Skip to main content

Sign up for our newsletter.

Quality journalism. Progressive values. Direct to your inbox.

Corporate gatekeepers and big tech monopolists are making it more difficult than ever for independent media to survive. Please chip in today.

Amid his unprecedented advertising push, Bloomberg has risen in national polls. (Photo: Jeenah Moon/Getty Images)

Amid his unprecedented advertising push, Bloomberg has risen in national polls. (Photo: Jeenah Moon/Getty Images)

Michael Bloomberg Is Spending Nearly $6 Million Per Day on Campaign

No candidate has ever come close to Bloomberg’s personal spending.

Karl Evers-Hillstrom

 by Open Secrets

Billionaire Michael Bloomberg spent $409 million of his own money on his White House bid through the end of January, shelling out an average of $5.9 million per day since he launched his campaign last November.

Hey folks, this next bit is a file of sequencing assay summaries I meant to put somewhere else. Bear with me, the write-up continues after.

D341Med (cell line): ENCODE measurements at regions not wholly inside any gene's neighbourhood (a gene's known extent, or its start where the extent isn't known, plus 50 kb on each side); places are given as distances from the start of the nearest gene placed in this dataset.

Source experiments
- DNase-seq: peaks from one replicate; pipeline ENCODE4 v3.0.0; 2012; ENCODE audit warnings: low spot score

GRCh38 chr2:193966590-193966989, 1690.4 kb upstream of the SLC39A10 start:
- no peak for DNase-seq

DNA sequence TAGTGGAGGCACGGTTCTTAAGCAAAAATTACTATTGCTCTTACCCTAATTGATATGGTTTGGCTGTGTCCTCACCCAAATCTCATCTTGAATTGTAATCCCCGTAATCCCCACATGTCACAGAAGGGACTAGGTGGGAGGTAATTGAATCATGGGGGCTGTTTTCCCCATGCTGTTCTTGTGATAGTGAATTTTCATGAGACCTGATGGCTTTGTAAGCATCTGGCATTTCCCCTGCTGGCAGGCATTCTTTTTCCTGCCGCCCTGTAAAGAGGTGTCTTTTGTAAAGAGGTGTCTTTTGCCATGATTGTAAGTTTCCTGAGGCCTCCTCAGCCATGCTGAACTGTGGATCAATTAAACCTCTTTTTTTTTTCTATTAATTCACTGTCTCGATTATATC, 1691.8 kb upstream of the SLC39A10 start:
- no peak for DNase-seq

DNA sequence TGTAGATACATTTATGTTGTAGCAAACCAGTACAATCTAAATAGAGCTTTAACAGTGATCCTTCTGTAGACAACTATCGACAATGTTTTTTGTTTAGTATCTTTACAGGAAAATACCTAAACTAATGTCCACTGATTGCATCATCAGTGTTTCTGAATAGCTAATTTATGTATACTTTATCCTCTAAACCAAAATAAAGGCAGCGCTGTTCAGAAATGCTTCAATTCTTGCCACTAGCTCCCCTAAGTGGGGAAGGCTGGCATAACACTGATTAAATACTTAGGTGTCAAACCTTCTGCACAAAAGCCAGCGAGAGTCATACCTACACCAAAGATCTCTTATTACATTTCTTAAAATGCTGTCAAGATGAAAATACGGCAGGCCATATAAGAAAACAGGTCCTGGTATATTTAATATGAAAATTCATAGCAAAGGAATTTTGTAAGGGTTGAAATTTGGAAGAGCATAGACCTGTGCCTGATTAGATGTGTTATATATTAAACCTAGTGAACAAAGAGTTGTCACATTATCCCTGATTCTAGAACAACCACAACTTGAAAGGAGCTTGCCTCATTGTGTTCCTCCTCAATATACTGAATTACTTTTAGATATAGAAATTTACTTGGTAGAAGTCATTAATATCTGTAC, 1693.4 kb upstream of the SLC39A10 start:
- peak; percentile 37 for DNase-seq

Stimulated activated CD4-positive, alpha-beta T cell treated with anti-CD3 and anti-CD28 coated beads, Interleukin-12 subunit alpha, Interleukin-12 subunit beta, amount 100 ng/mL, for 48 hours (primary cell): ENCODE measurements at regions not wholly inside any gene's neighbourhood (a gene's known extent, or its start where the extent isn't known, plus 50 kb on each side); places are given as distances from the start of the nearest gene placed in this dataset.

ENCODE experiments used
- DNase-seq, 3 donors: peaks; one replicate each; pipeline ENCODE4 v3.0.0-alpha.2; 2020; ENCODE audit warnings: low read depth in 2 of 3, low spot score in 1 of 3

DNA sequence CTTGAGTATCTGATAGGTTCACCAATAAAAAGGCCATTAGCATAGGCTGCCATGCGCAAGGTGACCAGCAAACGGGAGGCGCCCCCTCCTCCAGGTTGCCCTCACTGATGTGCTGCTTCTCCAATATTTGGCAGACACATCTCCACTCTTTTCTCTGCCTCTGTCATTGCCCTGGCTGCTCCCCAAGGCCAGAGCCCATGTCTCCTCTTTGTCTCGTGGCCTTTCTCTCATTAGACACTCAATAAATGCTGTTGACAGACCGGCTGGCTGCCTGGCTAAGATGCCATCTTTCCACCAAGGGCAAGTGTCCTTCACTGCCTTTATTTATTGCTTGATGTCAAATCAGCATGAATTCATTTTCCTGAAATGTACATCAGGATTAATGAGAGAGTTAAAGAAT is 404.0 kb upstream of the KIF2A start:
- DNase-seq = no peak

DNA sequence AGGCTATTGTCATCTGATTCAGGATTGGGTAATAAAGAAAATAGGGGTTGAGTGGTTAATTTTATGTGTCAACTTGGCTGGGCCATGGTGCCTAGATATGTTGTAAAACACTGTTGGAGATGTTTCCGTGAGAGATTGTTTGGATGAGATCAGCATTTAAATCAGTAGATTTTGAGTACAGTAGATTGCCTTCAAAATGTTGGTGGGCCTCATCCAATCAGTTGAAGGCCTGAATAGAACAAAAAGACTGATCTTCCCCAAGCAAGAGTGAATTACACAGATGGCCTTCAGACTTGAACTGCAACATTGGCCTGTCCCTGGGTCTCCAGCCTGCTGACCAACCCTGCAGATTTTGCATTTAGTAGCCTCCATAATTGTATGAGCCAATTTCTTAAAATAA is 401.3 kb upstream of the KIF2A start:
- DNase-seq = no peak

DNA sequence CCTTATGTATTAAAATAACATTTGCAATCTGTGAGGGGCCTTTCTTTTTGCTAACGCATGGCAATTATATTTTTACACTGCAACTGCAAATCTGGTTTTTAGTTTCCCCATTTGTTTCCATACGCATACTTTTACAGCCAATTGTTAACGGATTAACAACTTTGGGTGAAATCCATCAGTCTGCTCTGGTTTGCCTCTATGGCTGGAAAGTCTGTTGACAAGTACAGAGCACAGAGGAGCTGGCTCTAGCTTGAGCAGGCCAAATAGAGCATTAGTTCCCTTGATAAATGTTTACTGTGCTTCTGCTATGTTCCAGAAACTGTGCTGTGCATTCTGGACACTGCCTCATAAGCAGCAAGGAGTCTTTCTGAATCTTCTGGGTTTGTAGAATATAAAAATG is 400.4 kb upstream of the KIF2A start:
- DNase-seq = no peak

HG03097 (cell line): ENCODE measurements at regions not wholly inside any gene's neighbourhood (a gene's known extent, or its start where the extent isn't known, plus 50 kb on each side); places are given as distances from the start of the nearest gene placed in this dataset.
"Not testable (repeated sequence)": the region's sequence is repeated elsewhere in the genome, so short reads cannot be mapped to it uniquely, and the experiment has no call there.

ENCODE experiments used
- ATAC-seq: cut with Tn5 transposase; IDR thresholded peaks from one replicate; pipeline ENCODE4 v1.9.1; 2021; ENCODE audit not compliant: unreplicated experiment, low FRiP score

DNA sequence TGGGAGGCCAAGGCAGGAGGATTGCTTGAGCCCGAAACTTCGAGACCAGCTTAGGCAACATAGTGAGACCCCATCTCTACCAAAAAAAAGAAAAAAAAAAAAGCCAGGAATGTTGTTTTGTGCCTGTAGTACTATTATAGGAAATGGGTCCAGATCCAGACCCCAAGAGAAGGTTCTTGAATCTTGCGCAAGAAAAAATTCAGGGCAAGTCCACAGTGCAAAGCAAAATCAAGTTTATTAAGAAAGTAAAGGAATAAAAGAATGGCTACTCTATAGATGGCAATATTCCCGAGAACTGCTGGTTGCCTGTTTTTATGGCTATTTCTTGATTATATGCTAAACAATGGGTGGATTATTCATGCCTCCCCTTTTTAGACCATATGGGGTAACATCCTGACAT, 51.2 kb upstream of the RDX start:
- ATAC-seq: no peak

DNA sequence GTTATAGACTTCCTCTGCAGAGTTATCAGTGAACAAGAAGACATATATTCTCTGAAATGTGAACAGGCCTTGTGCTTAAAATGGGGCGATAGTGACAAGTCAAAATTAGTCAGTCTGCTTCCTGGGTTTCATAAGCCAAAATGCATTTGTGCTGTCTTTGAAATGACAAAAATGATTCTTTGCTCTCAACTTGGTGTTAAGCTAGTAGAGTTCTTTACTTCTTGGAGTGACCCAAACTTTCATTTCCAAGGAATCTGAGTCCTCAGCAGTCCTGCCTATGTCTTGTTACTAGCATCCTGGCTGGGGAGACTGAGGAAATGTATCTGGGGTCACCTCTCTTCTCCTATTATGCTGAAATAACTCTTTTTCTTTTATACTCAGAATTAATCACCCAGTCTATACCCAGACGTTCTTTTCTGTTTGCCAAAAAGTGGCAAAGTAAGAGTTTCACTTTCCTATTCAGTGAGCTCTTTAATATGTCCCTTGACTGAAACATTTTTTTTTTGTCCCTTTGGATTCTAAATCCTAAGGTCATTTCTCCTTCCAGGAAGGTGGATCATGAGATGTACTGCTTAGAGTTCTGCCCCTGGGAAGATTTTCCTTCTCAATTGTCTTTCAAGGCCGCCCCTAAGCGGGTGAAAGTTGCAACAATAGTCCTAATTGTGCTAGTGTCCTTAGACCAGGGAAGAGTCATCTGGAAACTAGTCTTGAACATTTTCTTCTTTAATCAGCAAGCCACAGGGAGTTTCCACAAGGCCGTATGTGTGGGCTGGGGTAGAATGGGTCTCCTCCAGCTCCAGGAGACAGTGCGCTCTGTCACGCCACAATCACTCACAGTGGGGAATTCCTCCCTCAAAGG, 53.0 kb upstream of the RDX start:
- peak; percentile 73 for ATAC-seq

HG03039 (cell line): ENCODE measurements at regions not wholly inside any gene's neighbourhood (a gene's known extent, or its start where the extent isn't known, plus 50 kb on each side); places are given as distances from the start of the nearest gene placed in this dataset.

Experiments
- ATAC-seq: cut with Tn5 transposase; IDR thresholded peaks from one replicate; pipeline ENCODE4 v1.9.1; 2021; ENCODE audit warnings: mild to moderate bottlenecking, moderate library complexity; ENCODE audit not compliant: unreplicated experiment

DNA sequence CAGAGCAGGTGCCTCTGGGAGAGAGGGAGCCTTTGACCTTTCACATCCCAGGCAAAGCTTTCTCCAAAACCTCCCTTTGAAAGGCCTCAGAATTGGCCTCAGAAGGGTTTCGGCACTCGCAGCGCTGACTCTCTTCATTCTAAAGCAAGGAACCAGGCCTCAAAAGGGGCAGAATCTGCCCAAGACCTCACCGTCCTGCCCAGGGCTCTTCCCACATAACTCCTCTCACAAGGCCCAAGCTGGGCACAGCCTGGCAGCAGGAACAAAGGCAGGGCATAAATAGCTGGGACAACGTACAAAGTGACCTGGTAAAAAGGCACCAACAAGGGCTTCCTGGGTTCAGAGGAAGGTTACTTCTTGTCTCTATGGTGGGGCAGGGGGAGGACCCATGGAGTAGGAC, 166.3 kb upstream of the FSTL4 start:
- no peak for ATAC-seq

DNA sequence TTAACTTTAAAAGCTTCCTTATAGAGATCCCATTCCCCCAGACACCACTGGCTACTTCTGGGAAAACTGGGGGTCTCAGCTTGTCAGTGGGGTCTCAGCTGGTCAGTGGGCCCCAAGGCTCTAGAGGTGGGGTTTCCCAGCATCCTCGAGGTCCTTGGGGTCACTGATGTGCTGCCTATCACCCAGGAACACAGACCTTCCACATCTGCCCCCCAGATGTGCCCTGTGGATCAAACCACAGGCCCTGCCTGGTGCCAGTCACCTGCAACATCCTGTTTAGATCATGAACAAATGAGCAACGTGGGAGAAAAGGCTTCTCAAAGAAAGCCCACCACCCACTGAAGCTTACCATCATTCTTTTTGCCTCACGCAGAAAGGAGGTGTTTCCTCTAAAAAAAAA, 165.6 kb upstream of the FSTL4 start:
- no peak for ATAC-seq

Bloomberg obliterated self-funding records just months into his White House bid. His unprecedented presidential run got even more expensive in January as the campaign spent $220 million. That amounts to more than $5,100 per minute and $85 per second.

Flush with virtually unlimited cash, Bloomberg’s campaign is offering unmatched salaries and benefits to hire campaign staffers in almost every state. In January alone, the campaign spent more than $5 million on salaries and $3 million on rent. The former New York City Mayor spent roughly $400 million on television, radio and digital advertisements through mid-February in addition to paying influencers to promote his candidacy on social media. 

Broadcasting companies are reporting record revenues thanks to Bloomberg’s advertising blitz, while other campaigns are complaining that his spending spree is driving up prices and making it difficult to find staffers.

Those aren’t the only ways Bloomberg’s wealth has helped him in the Democratic primary. Bloomberg’s philanthropy efforts — and his massive political contributions to Democratic-aligned groups — may have helped him pull in endorsements from prominent lawmakers. Bloomberg was the top Democratic donor during the 2018 cycle. His groups were among the most successful in electing Democrats to the House.